NORTH PROVIDENCE – At an Oct. 14 forum, child care providers, advocates and lawmakers warned of the staffing crisis currently impacting the child care and early education sectors, and Gov. McKee’s proposal to use American Rescue Plan Act funds to help address the situation.

The forum was held at Tri-County’s Head Start classroom in North Providence. McKee’s proposal called for $13 million for child care, including a $2,000 retention bonus for someone staying in a child care position for 12 months.

Leanne Barrett, senior policy analyst at Rhode Island Kids Count and a leader in the Right from the Start Campaign, stated that overall this would come down to around a $13 hourly wage for those in the field, which she said is helpful, but still isn’t great.

“It definitely helps a little bit and we totally support it, but we are asking for more,” Barrett said. “The total number they are asking for is $50 million.”

Barrett said minimum wage currently stands at $11.50, and $12.11 is the hourly wage that is typical for child care educators in Rhode Island. While some child care centers in Rhode Island pay more than that, child care providers emphasized throughout the forum that it is very difficult to attract and retain qualified, skilled, and trained educators to work for the wages they are able to provide.

This problem has occurred in many child care programs in recent years and the pandemic has made it more severe, they said, adding that wages do not stand out from other places that are hiring, including Target at $15 per hour.

“The $50 million would help us with improving wages even more, particularly for the effective educators who have qualifications, because with minimum wage you’re competing with people who don’t have any background in child development,” Barrett said. “So we want to raise the wages even more in a targeted way.”

Some of the specific policy changes McKee and the General Assembly are being called to act upon include the following:

• Help more families pay for care by increasing the family income limit for a child care subsidy;

• Help child care programs compete for staff without increasing family fees;

• Stop the “brain drain” of qualified child care educators;

• Provide support to maintain and increase access to infant/toddler care for families with a subsidy;

• And pass the Early Educator Investment Act.

Advocates said child care is a fundamental issue for working parents because with staffing shortages, programs are being forced to reduce hours or close. This leaves parents who need reliable care to go back to work with no options.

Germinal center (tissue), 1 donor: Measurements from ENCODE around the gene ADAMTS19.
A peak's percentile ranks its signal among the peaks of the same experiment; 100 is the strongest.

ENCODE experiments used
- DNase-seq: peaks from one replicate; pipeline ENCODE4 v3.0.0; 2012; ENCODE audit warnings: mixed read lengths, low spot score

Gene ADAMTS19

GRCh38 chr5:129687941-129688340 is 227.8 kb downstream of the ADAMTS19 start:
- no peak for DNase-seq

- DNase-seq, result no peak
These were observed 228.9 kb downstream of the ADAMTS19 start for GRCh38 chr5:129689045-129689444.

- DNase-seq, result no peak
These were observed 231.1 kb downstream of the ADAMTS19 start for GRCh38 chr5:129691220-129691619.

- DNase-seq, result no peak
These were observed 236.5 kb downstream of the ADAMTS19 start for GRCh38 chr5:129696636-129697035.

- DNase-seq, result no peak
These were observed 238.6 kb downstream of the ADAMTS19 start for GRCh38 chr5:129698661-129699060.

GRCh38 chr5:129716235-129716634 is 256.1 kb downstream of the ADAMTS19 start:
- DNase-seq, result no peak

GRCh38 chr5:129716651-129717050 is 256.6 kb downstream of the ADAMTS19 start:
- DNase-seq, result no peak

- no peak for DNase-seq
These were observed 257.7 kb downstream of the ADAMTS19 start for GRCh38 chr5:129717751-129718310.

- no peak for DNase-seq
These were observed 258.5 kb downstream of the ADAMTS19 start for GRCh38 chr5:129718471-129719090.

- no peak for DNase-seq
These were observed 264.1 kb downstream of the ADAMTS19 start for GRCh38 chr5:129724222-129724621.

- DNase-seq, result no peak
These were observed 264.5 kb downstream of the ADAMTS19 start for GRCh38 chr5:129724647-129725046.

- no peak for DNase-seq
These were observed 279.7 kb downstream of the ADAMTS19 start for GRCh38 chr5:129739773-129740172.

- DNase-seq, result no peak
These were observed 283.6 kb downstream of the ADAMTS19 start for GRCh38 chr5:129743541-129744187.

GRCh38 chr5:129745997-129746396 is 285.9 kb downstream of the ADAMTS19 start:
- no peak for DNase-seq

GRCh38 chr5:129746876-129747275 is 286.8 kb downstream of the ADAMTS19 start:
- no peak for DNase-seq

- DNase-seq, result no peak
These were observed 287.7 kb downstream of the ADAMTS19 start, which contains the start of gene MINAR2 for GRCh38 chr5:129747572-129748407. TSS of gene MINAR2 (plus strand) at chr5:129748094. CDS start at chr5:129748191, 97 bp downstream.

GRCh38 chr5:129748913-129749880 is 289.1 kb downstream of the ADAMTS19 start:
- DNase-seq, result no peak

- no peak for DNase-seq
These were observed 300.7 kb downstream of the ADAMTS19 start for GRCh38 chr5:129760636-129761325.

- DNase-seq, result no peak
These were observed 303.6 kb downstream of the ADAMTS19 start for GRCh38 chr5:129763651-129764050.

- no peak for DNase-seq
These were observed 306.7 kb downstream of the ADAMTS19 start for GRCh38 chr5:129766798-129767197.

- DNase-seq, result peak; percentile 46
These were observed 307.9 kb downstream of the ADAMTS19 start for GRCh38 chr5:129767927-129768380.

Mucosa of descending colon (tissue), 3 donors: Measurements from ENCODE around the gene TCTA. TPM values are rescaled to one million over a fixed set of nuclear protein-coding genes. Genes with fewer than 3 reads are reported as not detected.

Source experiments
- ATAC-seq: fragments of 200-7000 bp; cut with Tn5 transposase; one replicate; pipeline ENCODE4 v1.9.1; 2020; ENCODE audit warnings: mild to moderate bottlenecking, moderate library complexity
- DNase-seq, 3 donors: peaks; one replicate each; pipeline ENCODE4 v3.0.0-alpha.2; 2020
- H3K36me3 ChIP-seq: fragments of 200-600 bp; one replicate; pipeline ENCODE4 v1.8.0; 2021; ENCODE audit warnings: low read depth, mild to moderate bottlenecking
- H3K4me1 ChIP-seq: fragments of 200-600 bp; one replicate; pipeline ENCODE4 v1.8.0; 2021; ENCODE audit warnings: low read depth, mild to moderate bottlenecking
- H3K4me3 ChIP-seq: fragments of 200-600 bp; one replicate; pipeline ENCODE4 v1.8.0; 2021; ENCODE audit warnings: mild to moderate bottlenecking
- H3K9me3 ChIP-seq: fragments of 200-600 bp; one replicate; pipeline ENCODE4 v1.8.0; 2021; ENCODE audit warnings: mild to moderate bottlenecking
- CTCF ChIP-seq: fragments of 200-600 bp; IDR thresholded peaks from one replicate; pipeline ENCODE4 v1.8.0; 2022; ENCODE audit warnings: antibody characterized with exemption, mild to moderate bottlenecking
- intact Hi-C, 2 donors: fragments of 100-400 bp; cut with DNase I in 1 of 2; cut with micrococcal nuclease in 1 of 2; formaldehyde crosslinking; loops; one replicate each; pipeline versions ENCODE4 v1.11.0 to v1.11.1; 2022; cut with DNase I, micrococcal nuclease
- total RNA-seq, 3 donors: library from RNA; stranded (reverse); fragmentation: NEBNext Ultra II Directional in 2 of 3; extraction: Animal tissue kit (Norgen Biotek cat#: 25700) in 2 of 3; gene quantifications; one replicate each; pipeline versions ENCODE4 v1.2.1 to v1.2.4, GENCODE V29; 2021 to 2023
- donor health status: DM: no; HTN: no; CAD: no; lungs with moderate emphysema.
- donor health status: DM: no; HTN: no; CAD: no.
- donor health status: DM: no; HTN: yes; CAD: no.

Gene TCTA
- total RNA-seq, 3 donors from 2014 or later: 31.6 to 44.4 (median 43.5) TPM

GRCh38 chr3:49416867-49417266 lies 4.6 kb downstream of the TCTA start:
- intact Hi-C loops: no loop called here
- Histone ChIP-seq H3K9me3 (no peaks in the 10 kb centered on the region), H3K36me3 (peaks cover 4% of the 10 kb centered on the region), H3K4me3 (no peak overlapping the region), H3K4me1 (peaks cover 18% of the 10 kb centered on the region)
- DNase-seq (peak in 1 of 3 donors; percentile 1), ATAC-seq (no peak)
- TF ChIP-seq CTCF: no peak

“A lot of families make too much to qualify for the subsidy, but they still don’t make enough for child care on their own,” Barrett said. “We want to reduce the amount you have to make to qualify for the subsidy so more families can afford childcare.”

Lisa Hildebrand, executive director of RIAEYC, said this is a fundamental issue, especially for working parents. With the staffing shortage, a number of child care programs are being forced to reduce hours and/or close classrooms.

“When providers have to reduce hours or close programs, it creates chaos for working families who have to scramble to find alternative child care options, increases waitlists, and reduces the overall number of child care seats available across Rhode Island.” Hildebrand said.

Smithfield Sen. Steve Archambault recalled how important it was to his development to have adequate care from his own parents.

“It’s not an easy fix, as you get older you look back and see that there is no better impetus than personal experience,” he said. “Our objective is, let’s get people back to work, let’s provide adequate child care. We certainly want to get money out of the people that need it.”

Rep. Grace Diaz said the child care sector has been in a crisis throughout the pandemic, as well as prior to the pandemic.

“The most important thing is to invest in children, invest in child care, along with investing in businesses and first responders,” she said.

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